Dress Code Is Not An Issue In Hockey

By Don Stewart
Reading Eagle

READING, Pa. – Like most professional hockey players, Reading Royals forward Doug Christiansen wondered what the fuss was about when the National Basketball Association announced that it would be implementing a dress code this season.

The new code states that NBA players must wear business-casual attire when involved in team and league business. Visible chains, pendants and medallions are no longer allowed over their clothes.

Several players have said they’ll rather accept fines than follow the dress code, calling it racist and an attack on hip-hop.

“From my standpoint, when I was looking at the NBA thing, I thought that to ask professional athletes to wear a suit to games or to dress nicely for games is really not asking very much,” said Christiansen.

In hockey, dressing professionally is part of the etiquette from the university and junior levels all the way up to the NHL. The players’ dress code is written into the NHL collective bargaining agreement.

The ECHL doesn’t enforce a dress code, but most league teams have something in place. Royals coach Karl Taylor requires his players to wear a suit when they come to the rink for games.

So, as he watched Saturday night’s home opener against Trenton from the Sovereign Center seats, injured Reading forward Malcolm MacMillan wasn’t wearing a Guy Lafleur throwback jersey, Winnipeg Jets cap and a gold chain.

“Everywhere I’ve been, we’ve always had it (the rule): You go into the rink, you wear a suit,” Taylor said. “It’s just protocol. That’s how we do things in hockey. For the most part, it’s like that everywhere.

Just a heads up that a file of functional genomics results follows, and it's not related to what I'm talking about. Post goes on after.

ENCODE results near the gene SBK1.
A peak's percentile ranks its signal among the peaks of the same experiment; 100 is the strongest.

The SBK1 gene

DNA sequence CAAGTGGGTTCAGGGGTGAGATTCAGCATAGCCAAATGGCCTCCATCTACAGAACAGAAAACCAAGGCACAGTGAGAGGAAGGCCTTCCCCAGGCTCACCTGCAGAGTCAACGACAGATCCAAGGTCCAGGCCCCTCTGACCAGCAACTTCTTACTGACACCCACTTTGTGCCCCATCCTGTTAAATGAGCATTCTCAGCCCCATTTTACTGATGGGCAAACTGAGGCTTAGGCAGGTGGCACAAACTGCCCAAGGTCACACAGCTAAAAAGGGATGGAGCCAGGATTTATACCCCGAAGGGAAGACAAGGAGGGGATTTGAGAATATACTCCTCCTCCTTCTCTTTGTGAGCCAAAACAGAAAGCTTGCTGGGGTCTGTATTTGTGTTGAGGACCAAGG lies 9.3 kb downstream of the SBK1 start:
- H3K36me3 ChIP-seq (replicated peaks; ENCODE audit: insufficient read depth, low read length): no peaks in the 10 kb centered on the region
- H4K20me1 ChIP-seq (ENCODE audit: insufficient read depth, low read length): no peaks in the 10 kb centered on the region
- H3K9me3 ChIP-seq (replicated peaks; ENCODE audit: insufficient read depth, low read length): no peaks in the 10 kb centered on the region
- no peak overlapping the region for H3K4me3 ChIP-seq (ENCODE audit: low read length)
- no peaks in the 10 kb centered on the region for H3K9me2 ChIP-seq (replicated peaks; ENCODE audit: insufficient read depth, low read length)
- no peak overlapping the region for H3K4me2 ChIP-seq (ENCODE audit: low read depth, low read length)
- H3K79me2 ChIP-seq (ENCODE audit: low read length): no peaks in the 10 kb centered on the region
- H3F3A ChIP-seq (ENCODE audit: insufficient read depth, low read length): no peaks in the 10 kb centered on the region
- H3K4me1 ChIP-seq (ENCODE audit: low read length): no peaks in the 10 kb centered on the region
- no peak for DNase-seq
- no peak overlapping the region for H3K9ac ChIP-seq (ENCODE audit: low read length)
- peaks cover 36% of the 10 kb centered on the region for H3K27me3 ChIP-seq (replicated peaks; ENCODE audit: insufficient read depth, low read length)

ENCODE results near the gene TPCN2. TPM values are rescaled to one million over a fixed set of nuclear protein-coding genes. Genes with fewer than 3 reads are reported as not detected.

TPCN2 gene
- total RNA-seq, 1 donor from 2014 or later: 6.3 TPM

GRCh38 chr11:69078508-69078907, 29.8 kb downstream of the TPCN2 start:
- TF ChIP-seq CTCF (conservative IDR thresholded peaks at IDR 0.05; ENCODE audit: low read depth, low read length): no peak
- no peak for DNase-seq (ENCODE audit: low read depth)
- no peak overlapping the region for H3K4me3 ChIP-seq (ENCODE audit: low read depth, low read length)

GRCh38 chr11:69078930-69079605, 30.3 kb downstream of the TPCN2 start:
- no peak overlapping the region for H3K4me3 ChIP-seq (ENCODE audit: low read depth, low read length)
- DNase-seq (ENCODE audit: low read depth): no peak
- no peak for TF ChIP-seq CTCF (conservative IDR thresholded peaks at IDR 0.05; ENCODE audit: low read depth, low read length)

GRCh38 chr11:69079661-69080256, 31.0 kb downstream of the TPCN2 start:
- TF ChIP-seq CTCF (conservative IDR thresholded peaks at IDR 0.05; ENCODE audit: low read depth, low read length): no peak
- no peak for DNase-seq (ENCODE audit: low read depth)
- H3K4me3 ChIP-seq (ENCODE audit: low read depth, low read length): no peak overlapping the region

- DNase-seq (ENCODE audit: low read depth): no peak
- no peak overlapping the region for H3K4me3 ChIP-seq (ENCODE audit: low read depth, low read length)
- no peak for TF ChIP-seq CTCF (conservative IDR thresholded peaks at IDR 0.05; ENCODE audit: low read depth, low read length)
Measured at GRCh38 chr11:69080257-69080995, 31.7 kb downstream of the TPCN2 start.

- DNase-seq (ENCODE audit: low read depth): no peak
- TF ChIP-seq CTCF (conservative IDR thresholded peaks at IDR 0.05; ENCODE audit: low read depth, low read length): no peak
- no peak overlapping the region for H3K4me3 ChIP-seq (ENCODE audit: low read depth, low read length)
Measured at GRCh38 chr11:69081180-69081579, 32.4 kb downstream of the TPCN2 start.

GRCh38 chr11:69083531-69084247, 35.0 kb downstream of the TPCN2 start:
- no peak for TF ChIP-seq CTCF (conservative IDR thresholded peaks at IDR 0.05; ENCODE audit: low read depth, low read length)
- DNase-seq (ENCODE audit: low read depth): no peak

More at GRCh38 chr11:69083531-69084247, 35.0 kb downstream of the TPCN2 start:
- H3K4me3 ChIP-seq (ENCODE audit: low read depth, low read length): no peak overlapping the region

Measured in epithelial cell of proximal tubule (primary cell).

“Some teams, when they’re on the road, they wear a track suit. I don’t have a problem with that on the bus. But when we go into the rink, we’re gonna have a suit and tie on. I just think it’s the right way to approach things.”

One of the arguments made by several NBA stars, including Philadelphia’s Allen Iverson, was that the league should compensate the players for the clothing they would have to purchase to meet the dress code.

There’s just a slight difference in the average income of an NBA player and that of a minor league hockey player. The NBA league minimum for a rookie this season is nearly $400,000 a year, while the ECHL minimum for a rookie is $325 per week.

Still, finding a hockey player who owns a suit is easy.

“Over the years, most of the boys have a suit,” Royals forward Shay Stephenson said. “You pretty much know it’s coming.”

As for players wearing jewelry, that’s something that hasn’t come up during Taylor’s coaching days. Gold chains are apparently foreign in hockey culture, as opposed to basketball.

“I left mine at home, actually,” Christiansen joked. “No, that definitely is not part of the culture.”